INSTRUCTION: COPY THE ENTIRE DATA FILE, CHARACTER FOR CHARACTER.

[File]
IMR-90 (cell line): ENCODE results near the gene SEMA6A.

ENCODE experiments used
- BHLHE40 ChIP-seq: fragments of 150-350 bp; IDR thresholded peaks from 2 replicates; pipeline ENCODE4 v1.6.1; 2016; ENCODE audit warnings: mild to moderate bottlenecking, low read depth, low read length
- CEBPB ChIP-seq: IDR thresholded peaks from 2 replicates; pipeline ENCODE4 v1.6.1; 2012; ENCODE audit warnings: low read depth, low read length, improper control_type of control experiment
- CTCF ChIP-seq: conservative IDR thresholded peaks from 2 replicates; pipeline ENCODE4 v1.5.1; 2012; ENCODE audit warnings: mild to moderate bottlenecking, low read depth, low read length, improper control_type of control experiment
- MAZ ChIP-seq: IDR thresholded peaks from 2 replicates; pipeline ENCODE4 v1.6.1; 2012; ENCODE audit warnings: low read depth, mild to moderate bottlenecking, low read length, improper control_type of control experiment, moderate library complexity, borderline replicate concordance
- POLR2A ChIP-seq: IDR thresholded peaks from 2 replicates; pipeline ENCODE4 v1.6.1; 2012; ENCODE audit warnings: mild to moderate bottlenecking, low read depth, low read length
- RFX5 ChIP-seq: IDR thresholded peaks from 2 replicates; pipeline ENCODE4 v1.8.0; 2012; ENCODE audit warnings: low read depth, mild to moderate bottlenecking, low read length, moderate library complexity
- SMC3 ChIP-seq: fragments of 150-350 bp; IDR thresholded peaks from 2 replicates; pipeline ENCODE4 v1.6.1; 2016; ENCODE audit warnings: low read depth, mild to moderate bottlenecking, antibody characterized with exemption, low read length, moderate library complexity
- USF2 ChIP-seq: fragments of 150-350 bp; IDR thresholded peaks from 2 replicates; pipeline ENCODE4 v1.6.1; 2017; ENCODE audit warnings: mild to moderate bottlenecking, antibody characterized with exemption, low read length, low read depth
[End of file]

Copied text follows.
IMR-90 (cell line): ENCODE results near the gene SEMA6A.

ENCODE experiments used
- BHLHE40 ChIP-seq: fragments of 150-350 bp; IDR thresholded peaks from 2 replicates; pipeline ENCODE4 v1.6.1; 2016; ENCODE audit warnings: mild to moderate bottlenecking, low read depth, low read length
- CEBPB ChIP-seq: IDR thresholded peaks from 2 replicates; pipeline ENCODE4 v1.6.1; 2012; ENCODE audit warnings: low read depth, low read length, improper control_type of control experiment
- CTCF ChIP-seq: conservative IDR thresholded peaks from 2 replicates; pipeline ENCODE4 v1.5.1; 2012; ENCODE audit warnings: mild to moderate bottlenecking, low read depth, low read length, improper control_type of control experiment
- MAZ ChIP-seq: IDR thresholded peaks from 2 replicates; pipeline ENCODE4 v1.6.1; 2012; ENCODE audit warnings: low read depth, mild to moderate bottlenecking, low read length, improper control_type of control experiment, moderate library complexity, borderline replicate concordance
- POLR2A ChIP-seq: IDR thresholded peaks from 2 replicates; pipeline ENCODE4 v1.6.1; 2012; ENCODE audit warnings: mild to moderate bottlenecking, low read depth, low read length
- RFX5 ChIP-seq: IDR thresholded peaks from 2 replicates; pipeline ENCODE4 v1.8.0; 2012; ENCODE audit warnings: low read depth, mild to moderate bottlenecking, low read length, moderate library complexity
- SMC3 ChIP-seq: fragments of 150-350 bp; IDR thresholded peaks from 2 replicates; pipeline ENCODE4 v1.6.1; 2016; ENCODE audit warnings: low read depth, mild to moderate bottlenecking, antibody characterized with exemption, low read length, moderate library complexity
- USF2 ChIP-seq: fragments of 150-350 bp; IDR thresholded peaks from 2 replicates; pipeline ENCODE4 v1.6.1; 2017; ENCODE audit warnings: mild to moderate bottlenecking, antibody characterized with exemption, low read length, low read depth